May 29, 2014
Welcome and thank you to graduates, families, faculty, Dean Frenk, friends and guests. Congratulations. Your being here today is a tribute to your hard work, and to your personal and academic growth and learning. And as you finish, make sure not to forget to thank your parents—especially if you might need to move back in with them.
Congratulations also for being part of the Centennial class. One hundred years ago public health was struggling with two essential issues. First was widespread preventable illness and the second was widespread health disparities. I wish these were things of the past, but they’re not. Addressing these two problems remain the cardinal imperatives of our field. Let’s hope that a graduation speaker 100 years from now doesn’t say the same thing. And I’m confident that you can be an important part of changing that reality—of making prevention happen and making it happen for everyone. And I’ll share with you a few thoughts on how you might be most effective in doing that.
But I also remember that I’m one of the few things standing between you and your diploma, and good advice given to a commencement speaker to think of himself as the body at an Irish wake. They need you in order to have the party, but no one expects you to say very much.
One thing you all have in common is a desire to help others—a commitment to helping others. Public health is a profession where it’s natural to feel good about what we do. But actually, that’s one of the greatest risks of our work. It’s all too easy to fall into a trap of self-righteousness when we know our motives are pure.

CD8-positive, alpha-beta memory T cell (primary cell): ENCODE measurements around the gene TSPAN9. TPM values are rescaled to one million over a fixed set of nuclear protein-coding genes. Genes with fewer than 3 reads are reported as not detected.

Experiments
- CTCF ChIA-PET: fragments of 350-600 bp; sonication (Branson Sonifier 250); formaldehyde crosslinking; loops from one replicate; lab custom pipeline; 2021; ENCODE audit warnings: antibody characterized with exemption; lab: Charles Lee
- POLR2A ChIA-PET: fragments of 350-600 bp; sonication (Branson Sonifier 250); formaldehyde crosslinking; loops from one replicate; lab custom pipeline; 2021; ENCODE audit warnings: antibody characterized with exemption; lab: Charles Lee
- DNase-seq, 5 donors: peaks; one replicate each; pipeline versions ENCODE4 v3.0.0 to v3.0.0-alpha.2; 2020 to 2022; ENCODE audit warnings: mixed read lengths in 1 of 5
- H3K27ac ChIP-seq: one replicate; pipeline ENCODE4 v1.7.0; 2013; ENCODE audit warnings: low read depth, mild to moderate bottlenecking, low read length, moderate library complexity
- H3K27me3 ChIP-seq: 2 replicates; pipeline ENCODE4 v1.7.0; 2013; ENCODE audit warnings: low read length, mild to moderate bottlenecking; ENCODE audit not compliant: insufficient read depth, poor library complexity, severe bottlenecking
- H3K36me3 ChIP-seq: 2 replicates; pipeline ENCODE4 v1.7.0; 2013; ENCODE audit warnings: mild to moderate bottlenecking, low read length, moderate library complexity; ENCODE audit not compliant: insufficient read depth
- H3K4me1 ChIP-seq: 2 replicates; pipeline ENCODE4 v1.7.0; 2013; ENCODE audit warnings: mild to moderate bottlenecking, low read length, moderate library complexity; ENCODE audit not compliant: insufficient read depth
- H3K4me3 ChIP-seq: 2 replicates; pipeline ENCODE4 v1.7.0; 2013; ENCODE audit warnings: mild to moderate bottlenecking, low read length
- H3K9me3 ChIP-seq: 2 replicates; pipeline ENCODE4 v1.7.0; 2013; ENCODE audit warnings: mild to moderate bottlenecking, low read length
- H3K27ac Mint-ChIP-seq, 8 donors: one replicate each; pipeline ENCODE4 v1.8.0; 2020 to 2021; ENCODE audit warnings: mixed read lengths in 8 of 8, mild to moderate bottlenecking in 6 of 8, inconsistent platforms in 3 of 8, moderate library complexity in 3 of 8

It has been said that ‘the road to hell is paved with good intentions.’ And just a few miles from here, Henry David Thoreau wrote that ‘there are a thousand hacking at the branches of evil to one hacking at the root.’ So the challenge, really, is to go beyond feeling good about what we do to doing good.
I’ll give you three words of advice on how to cross that road—how to be sure you’re not just feeling but actually doing good: Ask hard questions.
The first time I worked in global health I worked in a small country in Latin America, and I was helping, among other things, to improve the data available to the Ministry of Health. It was early in the personal computer era and there were, if you can imagine this, things called floppy disks, and there were floppy drives, and you took your floppy disk and you put it in the floppy drive, and you typed ‘format/a/colon/forward slash/enter,’ and that formatted the floppy drive so you could put data on it.
So I was helping out, improving the ability of the Ministry to track trends and to respond, and I needed another floppy disk, and I put it in the floppy drive, and I typed ‘format/space/enter.’ What that does is erase the entire hard disk. It was a very painful moment. It still is a searing memory. And we were able to recover some though not all of the data.
But the most dangerous time is not when you know you’ve made a mistake. The most dangerous time is when you don’t have the information systems in place to know whether or not you’re hitting the mark.
Overconfidence can kill. And it’s so important that we recognize the limitations of our knowledge and recognize that whatever we accomplish is accomplished because of the work that we do with others. Humility is a critically important attribute—not only because it’s a nice thing to have but because it’s important to be effective. And I hope you don’t mind my saying so, but as you become Harvard graduates, a lack of humility might be an occupational risk. So don’t be afraid to ask those hard questions about your own work as well.